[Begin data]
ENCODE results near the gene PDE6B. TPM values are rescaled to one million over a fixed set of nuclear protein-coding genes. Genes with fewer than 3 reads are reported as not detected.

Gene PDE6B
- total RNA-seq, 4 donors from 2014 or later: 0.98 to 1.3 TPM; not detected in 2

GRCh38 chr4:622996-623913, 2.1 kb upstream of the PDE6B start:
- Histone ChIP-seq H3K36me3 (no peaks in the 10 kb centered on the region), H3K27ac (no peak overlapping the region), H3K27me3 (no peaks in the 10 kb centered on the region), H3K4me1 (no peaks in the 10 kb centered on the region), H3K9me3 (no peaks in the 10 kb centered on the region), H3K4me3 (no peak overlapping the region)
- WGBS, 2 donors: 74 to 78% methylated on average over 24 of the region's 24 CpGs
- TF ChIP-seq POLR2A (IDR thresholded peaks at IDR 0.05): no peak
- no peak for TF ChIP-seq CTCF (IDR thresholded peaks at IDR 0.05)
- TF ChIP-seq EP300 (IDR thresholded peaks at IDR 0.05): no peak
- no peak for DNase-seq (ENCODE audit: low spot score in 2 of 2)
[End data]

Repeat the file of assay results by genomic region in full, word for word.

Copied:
ENCODE results near the gene PDE6B. TPM values are rescaled to one million over a fixed set of nuclear protein-coding genes. Genes with fewer than 3 reads are reported as not detected.

Gene PDE6B
- total RNA-seq, 4 donors from 2014 or later: 0.98 to 1.3 TPM; not detected in 2

GRCh38 chr4:622996-623913, 2.1 kb upstream of the PDE6B start:
- Histone ChIP-seq H3K36me3 (no peaks in the 10 kb centered on the region), H3K27ac (no peak overlapping the region), H3K27me3 (no peaks in the 10 kb centered on the region), H3K4me1 (no peaks in the 10 kb centered on the region), H3K9me3 (no peaks in the 10 kb centered on the region), H3K4me3 (no peak overlapping the region)
- WGBS, 2 donors: 74 to 78% methylated on average over 24 of the region's 24 CpGs
- TF ChIP-seq POLR2A (IDR thresholded peaks at IDR 0.05): no peak
- no peak for TF ChIP-seq CTCF (IDR thresholded peaks at IDR 0.05)
- TF ChIP-seq EP300 (IDR thresholded peaks at IDR 0.05): no peak
- no peak for DNase-seq (ENCODE audit: low spot score in 2 of 2)